The Trash Can Is A Treasure Trove

“For the first three months, I place each student at a table with a thousand pieces of white paper and a trash can underneath. Every day they have to sit at the table for several hours and write ideas. They put the ideas they like on the right side of the table; the ones they don’t like, they put in the trash. But we don’t throw out the trash. After three months, I only take the ideas from the trash can. I don’t even look at the ideas they liked. Because the trash can is a treasure trove of things they’re afraid to do.”
― Marina Abramović, Walk Through Walls: Becoming Marina Abramovic

Cate Blanchett in “Waiting for the Artist”

I have always loved documentaries. Now in this age of streaming – documentary watching has become like drinking from a firehose.

One time, I can’t remember where… probably a college film festival in the 70’s I saw a documentary by Stan Woodward about grits. This was probably the first transformative documentary I saw – I was a different person (at least slightly) after I saw it. I wrote about this years later, many years ago, in my first blog and lamented the fact that I couldn’t find the thing anywhere and had to be satisfied with only seeing it once. A kind reader mailed me a VHS copy.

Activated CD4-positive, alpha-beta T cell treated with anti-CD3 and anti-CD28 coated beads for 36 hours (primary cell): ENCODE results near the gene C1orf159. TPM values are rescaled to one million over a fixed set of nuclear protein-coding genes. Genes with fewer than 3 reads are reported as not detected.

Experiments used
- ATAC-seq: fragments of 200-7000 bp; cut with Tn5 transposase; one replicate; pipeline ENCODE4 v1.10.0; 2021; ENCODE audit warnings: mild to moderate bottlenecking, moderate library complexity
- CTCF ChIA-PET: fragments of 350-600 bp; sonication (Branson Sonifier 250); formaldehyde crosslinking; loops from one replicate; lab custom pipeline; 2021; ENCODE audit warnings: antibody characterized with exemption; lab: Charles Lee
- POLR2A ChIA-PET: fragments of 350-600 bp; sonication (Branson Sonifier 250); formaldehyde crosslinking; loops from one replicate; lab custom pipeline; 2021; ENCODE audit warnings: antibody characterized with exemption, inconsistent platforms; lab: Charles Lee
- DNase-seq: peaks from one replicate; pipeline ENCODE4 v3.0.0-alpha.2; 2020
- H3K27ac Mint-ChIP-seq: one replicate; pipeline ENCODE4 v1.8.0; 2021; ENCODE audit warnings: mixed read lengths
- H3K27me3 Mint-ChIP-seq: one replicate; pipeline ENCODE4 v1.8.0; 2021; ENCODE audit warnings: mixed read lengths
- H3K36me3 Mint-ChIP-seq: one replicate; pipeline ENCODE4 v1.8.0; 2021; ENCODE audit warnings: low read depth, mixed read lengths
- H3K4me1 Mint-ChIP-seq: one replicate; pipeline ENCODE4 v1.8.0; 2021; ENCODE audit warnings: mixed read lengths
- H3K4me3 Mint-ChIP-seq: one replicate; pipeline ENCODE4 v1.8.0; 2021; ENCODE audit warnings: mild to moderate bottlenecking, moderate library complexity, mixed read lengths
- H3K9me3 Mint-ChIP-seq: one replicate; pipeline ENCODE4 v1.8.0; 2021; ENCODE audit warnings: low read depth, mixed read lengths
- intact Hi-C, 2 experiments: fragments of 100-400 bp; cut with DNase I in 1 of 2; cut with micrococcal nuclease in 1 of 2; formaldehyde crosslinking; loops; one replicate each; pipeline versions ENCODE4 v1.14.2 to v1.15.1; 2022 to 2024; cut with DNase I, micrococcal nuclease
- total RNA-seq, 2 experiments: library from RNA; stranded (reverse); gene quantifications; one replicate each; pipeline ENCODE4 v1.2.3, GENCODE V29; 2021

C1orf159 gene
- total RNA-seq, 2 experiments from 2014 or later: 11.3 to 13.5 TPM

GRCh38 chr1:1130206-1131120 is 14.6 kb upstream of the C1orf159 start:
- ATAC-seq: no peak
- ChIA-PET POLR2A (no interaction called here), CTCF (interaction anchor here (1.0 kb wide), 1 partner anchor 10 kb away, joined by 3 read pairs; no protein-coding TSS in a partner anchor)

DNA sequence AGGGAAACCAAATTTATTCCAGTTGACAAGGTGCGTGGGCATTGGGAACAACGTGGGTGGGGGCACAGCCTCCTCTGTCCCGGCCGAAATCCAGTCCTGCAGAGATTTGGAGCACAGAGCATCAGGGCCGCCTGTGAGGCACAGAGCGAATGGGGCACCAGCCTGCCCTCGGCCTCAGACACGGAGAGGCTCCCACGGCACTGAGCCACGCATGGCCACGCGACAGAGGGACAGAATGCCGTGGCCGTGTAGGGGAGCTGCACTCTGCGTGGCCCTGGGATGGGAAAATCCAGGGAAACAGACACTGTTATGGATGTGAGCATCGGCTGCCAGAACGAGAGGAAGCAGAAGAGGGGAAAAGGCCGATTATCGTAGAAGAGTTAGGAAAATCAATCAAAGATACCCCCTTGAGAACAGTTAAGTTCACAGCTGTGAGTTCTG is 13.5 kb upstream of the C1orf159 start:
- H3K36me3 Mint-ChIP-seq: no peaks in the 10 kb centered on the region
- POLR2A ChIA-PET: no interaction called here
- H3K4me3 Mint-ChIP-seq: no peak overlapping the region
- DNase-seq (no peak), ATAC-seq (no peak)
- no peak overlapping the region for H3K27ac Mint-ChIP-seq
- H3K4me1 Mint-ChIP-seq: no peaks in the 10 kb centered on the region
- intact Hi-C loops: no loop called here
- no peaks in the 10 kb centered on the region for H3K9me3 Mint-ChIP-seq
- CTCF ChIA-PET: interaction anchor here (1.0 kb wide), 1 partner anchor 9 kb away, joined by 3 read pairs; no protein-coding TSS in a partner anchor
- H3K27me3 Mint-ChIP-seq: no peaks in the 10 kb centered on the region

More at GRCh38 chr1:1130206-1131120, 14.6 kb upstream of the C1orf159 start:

Of course, it wasn’t as good as I remembered.

Now, in this best of all possible worlds, we don’t only have documentaries… we have mockumentaries. If done well these too can be… if not transformative at least moderately entertaining. That might be all we can ask for anymore.